On Saturday night, students from prominent universities across the Northeast came together at the Intercollegiate Chamber Music Festival, which held its annual festival showcase in Rose Studio at Lincoln Center.
The Intercollegiate Chamber Music Festival is a student-organized chamber music festival that was founded at Columbia by Dean Deng CC ’19, Serina Chang CC ’19, and Cindy Liu, CC ’18. Currently in its second year, ICMF partnered with the Chamber Music Society of Lincoln Center to host a festival showcase of student participants from several prestigious universities and organized artist workshops, panels, and performances the next day.
The festival showcase consisted of duos, trios, and quartets from Princeton, Williams, Juilliard, MIT, and Columbia. Performances from Columbia students made up half the program.
Before the first piece, the room was half empty, which organizer Cindy Liu, CC ’18, attributed to subway delays. After the first performance, however, over twenty people entered and filled most of the seats in the performance room.
Liu was in motion across the stage the entire night, moving marimbas, chairs, and music stands for the performers and making sure the event went smoothly. Even while moving performance equipment around, Liu was in the festive spirit of the music—she wore a dress covered in colorful music notes and treble clefs.
Each performance was polished and flawless, but a duet between Columbia-Juilliard violinist Sein An and Juilliard violist Isabella Bignasca was the night’s standout act. Without music stands, the duo stood at the front of the stage in long evening gowns, their bodies leaning into the music, conversing with each other as they compromised and responded to each other’s musical parts.
The two hours flew by quickly. At the end, all performers, campus ambassadors, and ICMF founders came to the stage for photographs and to thank the audience and performers.
On Sunday, the festival continued on Barnard’s campus in the Sulzberger Parlor as visiting artists performed in the Artists Showcase and spoke during the Lightning Talks and Panel. The afternoon was divided into an hour-long chamber music concert followed by a 90-minute panel discussion with a lunch hour between the two events to allow participants to engage with one another in a casual, collegial manner.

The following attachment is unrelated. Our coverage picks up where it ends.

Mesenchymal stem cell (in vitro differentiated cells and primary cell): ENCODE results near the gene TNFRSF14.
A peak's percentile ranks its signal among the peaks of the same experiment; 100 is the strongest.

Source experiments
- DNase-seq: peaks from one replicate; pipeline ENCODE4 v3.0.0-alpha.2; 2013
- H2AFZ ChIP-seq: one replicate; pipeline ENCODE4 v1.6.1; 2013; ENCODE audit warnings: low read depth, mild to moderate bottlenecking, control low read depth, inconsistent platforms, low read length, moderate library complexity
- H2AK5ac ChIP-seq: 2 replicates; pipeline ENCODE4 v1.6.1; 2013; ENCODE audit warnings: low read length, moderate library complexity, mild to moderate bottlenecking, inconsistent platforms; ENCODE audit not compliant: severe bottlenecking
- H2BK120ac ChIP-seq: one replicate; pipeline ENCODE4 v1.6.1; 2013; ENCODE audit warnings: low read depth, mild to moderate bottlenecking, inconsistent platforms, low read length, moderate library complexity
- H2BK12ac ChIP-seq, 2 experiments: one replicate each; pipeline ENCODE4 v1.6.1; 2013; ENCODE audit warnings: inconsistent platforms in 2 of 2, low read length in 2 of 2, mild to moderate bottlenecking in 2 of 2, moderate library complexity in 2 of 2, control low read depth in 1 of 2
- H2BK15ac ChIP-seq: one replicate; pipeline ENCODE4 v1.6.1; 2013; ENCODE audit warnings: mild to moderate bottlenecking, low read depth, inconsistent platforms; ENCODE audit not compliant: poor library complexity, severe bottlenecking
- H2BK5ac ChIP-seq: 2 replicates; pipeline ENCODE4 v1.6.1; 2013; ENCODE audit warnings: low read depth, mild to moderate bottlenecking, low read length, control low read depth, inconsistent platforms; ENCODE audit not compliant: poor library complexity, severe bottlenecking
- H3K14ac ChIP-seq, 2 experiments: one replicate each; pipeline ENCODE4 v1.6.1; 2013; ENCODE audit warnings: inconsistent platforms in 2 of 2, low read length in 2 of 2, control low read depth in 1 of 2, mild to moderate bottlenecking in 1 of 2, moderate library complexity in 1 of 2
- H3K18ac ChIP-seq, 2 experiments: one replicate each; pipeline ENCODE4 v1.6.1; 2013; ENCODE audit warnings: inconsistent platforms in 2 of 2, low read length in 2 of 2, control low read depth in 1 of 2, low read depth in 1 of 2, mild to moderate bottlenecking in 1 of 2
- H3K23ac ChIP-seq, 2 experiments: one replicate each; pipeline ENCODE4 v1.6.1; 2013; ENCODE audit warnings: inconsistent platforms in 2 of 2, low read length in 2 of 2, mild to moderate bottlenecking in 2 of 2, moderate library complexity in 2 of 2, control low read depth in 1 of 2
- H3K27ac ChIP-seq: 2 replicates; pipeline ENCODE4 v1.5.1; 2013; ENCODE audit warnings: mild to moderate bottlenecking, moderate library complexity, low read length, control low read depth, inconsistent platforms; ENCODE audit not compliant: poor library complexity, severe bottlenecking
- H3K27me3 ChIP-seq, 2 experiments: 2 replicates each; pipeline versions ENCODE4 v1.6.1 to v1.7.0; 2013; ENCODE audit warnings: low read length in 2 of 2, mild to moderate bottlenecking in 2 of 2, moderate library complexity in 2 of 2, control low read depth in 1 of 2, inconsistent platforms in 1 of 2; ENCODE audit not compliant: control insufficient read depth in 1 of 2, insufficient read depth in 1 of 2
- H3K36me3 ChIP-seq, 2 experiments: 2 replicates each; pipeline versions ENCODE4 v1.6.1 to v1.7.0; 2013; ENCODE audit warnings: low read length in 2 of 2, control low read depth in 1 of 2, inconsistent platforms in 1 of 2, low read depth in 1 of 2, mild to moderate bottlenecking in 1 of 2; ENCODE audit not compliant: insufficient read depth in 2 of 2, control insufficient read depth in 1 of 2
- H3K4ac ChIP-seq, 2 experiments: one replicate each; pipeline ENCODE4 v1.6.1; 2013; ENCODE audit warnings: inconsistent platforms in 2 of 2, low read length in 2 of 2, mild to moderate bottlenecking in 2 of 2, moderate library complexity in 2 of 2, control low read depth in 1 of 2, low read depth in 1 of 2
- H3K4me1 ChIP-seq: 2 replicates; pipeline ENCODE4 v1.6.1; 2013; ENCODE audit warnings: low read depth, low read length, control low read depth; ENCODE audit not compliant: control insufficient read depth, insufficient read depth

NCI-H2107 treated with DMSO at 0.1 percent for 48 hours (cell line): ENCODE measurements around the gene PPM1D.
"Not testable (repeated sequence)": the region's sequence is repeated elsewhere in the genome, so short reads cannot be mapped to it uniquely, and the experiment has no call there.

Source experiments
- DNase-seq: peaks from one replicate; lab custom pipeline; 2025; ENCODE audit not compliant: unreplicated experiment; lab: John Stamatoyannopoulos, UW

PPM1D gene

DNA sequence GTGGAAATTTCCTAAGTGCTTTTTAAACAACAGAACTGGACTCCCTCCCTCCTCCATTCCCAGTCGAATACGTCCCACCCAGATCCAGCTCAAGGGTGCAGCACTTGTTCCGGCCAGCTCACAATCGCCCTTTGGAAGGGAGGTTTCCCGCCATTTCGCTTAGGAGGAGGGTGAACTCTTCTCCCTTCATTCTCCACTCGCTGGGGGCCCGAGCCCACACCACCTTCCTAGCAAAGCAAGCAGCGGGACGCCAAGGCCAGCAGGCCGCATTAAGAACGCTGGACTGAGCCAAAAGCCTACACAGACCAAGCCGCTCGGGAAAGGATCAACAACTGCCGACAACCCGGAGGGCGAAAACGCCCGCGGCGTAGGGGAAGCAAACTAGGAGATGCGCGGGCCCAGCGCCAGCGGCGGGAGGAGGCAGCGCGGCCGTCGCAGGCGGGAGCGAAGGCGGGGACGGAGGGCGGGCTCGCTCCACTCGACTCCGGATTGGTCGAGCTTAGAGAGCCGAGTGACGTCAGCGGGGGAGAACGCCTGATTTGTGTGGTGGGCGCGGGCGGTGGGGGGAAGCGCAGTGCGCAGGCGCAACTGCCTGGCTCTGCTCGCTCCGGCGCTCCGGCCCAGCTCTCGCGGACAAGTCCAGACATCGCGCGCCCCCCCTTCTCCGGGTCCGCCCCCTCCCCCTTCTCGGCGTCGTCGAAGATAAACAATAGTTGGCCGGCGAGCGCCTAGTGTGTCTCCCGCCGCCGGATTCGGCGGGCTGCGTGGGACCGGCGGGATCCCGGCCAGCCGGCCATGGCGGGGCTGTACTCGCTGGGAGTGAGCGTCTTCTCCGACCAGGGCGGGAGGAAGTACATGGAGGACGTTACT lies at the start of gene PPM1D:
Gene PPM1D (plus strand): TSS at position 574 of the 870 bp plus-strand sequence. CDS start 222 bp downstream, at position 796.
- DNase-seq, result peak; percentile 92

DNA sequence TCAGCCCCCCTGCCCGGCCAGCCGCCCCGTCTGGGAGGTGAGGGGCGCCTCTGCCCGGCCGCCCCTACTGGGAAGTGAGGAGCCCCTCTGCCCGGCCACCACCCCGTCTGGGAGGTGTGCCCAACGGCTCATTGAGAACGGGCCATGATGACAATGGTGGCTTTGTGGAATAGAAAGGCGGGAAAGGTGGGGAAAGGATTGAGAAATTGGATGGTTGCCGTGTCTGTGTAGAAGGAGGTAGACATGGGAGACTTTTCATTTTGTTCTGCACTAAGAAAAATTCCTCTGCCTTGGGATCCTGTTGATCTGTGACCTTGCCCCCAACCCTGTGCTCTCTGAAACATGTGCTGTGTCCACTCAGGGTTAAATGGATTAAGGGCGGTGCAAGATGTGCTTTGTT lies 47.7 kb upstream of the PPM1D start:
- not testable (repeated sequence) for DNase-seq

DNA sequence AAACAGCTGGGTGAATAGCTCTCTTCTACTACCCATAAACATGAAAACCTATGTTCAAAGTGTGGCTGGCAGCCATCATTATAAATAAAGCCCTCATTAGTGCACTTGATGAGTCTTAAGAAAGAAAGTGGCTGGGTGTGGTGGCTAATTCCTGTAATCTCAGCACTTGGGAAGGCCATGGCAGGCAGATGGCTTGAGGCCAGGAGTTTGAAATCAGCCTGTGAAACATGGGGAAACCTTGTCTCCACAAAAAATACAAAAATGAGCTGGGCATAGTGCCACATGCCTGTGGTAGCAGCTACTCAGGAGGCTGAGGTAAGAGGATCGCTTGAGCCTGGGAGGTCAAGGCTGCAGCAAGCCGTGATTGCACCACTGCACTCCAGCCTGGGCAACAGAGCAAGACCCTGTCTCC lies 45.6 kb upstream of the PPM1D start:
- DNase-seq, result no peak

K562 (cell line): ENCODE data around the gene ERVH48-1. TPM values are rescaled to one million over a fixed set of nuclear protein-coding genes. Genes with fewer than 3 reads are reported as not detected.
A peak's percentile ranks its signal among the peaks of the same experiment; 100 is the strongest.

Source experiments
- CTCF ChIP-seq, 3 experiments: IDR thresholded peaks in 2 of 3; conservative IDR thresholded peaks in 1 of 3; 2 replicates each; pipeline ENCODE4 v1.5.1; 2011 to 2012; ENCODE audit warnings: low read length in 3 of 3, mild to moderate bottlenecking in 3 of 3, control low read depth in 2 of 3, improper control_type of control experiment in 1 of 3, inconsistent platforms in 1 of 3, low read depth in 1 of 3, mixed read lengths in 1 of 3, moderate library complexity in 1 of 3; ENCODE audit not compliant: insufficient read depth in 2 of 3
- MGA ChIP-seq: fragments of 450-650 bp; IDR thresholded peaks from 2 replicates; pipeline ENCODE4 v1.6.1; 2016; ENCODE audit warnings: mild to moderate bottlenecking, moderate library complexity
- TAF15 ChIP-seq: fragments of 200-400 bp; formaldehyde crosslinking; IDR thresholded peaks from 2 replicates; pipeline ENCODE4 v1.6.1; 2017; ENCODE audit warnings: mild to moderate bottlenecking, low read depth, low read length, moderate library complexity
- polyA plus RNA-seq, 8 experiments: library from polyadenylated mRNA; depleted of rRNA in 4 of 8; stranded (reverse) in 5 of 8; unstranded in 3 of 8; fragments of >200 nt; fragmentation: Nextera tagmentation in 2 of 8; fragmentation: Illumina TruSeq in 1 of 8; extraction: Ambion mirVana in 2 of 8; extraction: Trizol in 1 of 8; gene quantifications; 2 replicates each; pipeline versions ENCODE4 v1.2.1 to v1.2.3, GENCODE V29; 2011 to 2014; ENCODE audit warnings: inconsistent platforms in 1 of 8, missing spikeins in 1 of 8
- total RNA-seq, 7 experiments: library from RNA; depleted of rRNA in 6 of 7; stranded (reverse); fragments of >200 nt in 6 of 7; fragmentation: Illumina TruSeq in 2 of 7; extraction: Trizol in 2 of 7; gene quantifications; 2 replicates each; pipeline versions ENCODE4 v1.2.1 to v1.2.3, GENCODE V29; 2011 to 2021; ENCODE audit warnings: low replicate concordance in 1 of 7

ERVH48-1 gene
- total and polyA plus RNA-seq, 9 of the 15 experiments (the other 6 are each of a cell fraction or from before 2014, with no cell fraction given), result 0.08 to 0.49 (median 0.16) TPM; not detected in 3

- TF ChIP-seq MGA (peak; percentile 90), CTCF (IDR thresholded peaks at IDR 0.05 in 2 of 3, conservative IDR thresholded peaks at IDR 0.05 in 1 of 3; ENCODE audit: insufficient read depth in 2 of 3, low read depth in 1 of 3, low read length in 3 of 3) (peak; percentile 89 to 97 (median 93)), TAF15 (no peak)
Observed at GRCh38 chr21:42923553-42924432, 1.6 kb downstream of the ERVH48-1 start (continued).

The Artists Showcase featured Brahms’ Violin Sonata No. 2 in A Major, Op. 100, performed by violinist and pedagogue Daniel Phillips and pianist Jeffrey Swann, followed by Saint-Saёns’ Violin Sonata in D minor performed by husband and wife duo violinist Kurt Nikkanen and violinist Maria Asteriadou. It was a testament to the abilities of the organizers to see artists of their calibre perform in an intimate college parlor for an audience that would not even cover the first couple of rows in other concert halls they have graced.
The two Romantic sonatas were presented with stirring musicality and taste but differed vastly in style. Phillips’ Brahms highlighted the lyricism of the piece’s late Romantic style, and the duo played with great deliberation and control, smoothly pulling the sound from their instruments as if it were taffy. Nikkanen’s Saint-Saёns, however, was played with a forceful haphazardness that cast doubt on whether or not the violin could possibly convey the passion Nikkanen felt in the piece.
The panel discussion was led by three professional musicians: Columbia professor and head of the Music Performance Program Magdalena Stern-Baczewska, Director of Face the Music Vasudevan Panicker, and composer Mary Kouyoumdjian. Following brief commentary on two key questions posed by Liu, which revolved around the relevance and accessibility of classical music, the panelists spoke of their own work. Most notably, Kouyoumdjian spoke of her documentary compositions that sought to convey a narrative of the Armenian genocide and Panicker discussed the importance of his contemporary music youth orchestra.
After the panelists concluded their comments, the participants split into two groups to discuss their own perceptions of classical music. Within one group, led by Stern-Baczewska and Kouyoumdjian, the participants discussed everything from the lack of accessibility to non-Western music to new innovations in audience diversification.
The festival stretched from Lincoln Center to Morningside Heights and included musicians from different universities and backgrounds. Above all, it was an exchange of ideas and experiences of like-minded people, linked together by their passion for music and a sincere wish to see it flourish in the future.